Home
About Level3
Search archives
Issues
-Current Issue
- June 2010
- June 2009
- May 2008
- June 2007
- August 2006
- May 2005
- June 2004
- November 2003
DIT Home

Read postings about this article   |   Post a comment about this article  |   print this article [pdf]

Modelling dual-carriageway traffic behaviour as a complex system: A proposal for discussion.

Author - Timothy Hogan, Ian Clancy, Cathal Flynn

 

[<<previous] [ next>>]


Show/ hide article menu (click icons opposite)

1. Introduction

To reduce congestion, most road authorities are exploring new traffic-control strategies. Infrastructure improvements are very costly and each modification must be carefully evaluated for its impact on the traffic flow, computer traffic simulations form a cost-effective method for making those evaluations, a similar type of solution is also being used in other industries [4, 5].

The initial developmental stages of a microscopic traffic system model and the general definition of a microscopic traffic system model are outlined. In this traffic system model the behavior of vehicles and drivers are looked at in great detail, including interactions among vehicles, lane changing, response to incidents, and behavior at merging points. The microsystem model that has been designed is dual lane system with cars joining at the start of the system and at junctions spaced along the carriageway at distances similar to those of real world motorways.

This novel model with its assigned driver behaviours has a large amount of detail due to the nature of its interacting system, which became apparent when studying this system to achieve a satisfactory solution. Due to the intrinsically complex nature of this problem the question arose is the solution of this system in time a NP-hard  problem.

There is no shortcut or smart algorithm that would lead to a simple or rapid solution of this system involving many interacting and communicating cars on a multiple lane motorway. The consensus is that the only way to find a global optimal solution, which is the spread of driver distributions to achieve the shortest global transit times, over many runs of the system, is a computationally-intensive, exhaustive analysis.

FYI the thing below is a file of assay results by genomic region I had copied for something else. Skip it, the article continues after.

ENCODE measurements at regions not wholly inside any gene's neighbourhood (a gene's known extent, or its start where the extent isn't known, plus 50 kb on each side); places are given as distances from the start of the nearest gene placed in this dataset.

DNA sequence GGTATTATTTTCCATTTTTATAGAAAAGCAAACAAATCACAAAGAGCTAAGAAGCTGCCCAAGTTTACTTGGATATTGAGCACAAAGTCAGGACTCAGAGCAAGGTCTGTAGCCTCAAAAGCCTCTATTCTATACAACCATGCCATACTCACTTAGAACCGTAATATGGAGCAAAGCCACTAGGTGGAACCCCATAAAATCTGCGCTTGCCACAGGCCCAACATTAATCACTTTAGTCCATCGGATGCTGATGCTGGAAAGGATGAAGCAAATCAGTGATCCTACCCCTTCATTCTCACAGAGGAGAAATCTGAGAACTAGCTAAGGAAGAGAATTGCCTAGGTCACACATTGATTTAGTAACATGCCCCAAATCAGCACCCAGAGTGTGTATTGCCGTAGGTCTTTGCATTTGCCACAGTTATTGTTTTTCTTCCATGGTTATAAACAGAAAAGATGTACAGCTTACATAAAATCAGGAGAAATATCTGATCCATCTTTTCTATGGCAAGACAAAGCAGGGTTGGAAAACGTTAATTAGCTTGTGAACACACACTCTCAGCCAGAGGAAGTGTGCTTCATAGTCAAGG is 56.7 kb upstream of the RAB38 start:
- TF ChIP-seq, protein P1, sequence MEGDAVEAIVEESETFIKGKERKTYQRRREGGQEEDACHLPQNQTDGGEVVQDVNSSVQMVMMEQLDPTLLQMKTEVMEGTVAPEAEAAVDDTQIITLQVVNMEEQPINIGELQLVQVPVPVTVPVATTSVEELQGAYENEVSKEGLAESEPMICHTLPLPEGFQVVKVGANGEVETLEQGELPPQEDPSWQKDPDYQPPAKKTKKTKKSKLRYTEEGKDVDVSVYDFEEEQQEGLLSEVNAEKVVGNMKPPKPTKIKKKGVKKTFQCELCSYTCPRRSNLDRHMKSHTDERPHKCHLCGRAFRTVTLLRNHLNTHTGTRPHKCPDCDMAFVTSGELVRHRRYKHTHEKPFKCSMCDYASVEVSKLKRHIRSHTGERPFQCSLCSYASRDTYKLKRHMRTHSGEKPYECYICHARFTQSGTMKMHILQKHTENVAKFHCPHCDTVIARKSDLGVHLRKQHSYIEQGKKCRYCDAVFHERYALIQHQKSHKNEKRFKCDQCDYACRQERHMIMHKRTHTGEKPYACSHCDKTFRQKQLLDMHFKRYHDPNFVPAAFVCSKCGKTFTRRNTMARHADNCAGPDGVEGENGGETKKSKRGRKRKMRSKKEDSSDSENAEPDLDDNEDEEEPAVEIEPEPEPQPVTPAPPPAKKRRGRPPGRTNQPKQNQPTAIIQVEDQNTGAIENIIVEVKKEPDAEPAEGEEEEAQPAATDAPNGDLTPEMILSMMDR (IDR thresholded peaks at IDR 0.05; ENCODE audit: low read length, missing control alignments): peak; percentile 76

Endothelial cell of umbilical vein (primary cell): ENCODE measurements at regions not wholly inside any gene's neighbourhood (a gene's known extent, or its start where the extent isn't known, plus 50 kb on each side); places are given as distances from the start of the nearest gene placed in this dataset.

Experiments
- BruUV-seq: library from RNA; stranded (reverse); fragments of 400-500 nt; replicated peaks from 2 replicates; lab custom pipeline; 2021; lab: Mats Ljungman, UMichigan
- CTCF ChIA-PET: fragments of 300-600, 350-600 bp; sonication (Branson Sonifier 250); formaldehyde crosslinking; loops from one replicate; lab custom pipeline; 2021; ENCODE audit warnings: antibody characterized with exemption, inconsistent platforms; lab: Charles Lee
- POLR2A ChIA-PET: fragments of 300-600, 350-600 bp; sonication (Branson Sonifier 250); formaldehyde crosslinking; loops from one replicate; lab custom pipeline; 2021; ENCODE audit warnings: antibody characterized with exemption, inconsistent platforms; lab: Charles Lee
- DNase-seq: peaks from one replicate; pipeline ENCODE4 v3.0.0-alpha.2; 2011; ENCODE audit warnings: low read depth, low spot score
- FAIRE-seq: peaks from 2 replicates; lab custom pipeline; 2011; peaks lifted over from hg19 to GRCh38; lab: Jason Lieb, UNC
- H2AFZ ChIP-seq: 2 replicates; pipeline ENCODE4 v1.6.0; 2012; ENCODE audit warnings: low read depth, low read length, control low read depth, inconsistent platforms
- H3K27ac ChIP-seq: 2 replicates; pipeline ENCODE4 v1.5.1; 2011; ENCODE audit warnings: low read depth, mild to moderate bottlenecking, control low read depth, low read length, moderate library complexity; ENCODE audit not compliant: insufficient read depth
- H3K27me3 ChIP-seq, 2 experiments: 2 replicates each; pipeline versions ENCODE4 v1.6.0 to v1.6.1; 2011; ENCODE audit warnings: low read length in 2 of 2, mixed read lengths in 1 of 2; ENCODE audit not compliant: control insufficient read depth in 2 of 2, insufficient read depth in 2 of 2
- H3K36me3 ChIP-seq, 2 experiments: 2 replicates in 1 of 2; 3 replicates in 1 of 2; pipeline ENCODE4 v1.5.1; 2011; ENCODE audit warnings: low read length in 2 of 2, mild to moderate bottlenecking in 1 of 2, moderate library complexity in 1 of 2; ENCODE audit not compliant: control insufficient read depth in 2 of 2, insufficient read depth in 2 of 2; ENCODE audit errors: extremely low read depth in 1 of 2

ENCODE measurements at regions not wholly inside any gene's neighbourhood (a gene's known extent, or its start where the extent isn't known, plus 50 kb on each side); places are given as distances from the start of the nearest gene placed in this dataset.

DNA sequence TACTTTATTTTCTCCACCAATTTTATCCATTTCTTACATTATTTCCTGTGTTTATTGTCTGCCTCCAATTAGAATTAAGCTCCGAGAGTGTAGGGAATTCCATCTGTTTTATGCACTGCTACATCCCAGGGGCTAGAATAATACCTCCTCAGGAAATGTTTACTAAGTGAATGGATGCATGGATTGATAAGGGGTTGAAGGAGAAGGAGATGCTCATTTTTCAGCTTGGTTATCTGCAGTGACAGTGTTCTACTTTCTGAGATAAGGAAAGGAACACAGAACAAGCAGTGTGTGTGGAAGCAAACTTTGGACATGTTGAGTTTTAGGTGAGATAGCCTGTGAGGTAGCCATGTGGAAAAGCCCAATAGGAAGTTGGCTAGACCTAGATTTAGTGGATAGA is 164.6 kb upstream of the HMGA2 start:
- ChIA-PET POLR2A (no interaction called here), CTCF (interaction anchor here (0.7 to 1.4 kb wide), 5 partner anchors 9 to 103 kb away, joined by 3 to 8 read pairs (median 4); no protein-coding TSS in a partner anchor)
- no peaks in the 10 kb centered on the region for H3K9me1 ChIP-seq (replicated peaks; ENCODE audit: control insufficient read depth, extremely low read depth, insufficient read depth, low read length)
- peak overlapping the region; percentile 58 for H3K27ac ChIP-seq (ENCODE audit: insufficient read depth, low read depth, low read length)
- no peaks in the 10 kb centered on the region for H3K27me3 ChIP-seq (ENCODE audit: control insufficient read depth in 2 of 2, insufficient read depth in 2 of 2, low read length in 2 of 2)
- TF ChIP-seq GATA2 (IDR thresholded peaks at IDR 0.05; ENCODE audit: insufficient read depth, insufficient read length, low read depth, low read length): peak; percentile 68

2. Complex system

It is far from trivial to come up with an all-encompassing definition of complex systems, indeed an entire edition of one major publication was dedicated largely to this, studying area as diverse as geology, the economy and biology [6]. In the physics community the accepted definition is that a complex system comprises a large number of elements, building blocks or agents, capable of interacting with each other and with their environment [3,7].

There are multiple interactions between many different components; the components have a large degree of freedom. The interaction between elements typically occurs only with nearest neighbours but in some models the interaction is between distant elements. The common characteristic of many complex systems is that they display organisation without any externalorganising principle being applied [7]. The search for and study of complex systems are among some of the most elusive and fascinating systems investigated by scientists and engineers nowadays [8].

[<<previous] [ next>>]



 

 
copyright   |   disclaimer   |   terms